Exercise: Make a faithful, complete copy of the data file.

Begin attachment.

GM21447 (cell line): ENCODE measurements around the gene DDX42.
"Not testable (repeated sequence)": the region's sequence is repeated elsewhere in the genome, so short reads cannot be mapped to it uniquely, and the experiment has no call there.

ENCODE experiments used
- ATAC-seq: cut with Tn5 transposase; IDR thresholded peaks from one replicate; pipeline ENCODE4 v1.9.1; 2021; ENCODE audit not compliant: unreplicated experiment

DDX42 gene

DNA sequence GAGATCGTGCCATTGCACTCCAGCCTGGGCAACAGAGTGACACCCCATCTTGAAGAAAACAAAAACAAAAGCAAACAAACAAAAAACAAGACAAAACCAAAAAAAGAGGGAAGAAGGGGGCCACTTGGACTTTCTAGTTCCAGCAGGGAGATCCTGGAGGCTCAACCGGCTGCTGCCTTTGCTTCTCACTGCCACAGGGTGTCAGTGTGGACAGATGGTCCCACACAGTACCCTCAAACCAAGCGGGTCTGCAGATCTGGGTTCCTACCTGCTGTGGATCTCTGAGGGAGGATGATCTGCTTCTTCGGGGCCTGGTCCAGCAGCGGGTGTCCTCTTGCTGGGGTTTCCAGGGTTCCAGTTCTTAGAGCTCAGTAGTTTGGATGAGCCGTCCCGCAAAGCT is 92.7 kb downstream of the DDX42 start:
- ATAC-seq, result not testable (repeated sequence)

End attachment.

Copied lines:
GM21447 (cell line): ENCODE measurements around the gene DDX42.
"Not testable (repeated sequence)": the region's sequence is repeated elsewhere in the genome, so short reads cannot be mapped to it uniquely, and the experiment has no call there.

ENCODE experiments used
- ATAC-seq: cut with Tn5 transposase; IDR thresholded peaks from one replicate; pipeline ENCODE4 v1.9.1; 2021; ENCODE audit not compliant: unreplicated experiment

DDX42 gene

DNA sequence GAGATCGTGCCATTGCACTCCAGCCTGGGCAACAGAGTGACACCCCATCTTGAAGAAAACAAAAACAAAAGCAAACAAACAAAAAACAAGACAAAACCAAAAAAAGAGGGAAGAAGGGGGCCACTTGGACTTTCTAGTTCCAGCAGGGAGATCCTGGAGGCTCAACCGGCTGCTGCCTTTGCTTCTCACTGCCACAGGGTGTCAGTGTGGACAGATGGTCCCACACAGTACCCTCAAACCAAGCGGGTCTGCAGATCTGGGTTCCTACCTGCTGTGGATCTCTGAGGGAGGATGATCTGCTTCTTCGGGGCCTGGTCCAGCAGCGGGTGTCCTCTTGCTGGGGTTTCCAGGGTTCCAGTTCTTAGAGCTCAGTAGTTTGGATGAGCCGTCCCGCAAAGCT is 92.7 kb downstream of the DDX42 start:
- ATAC-seq, result not testable (repeated sequence)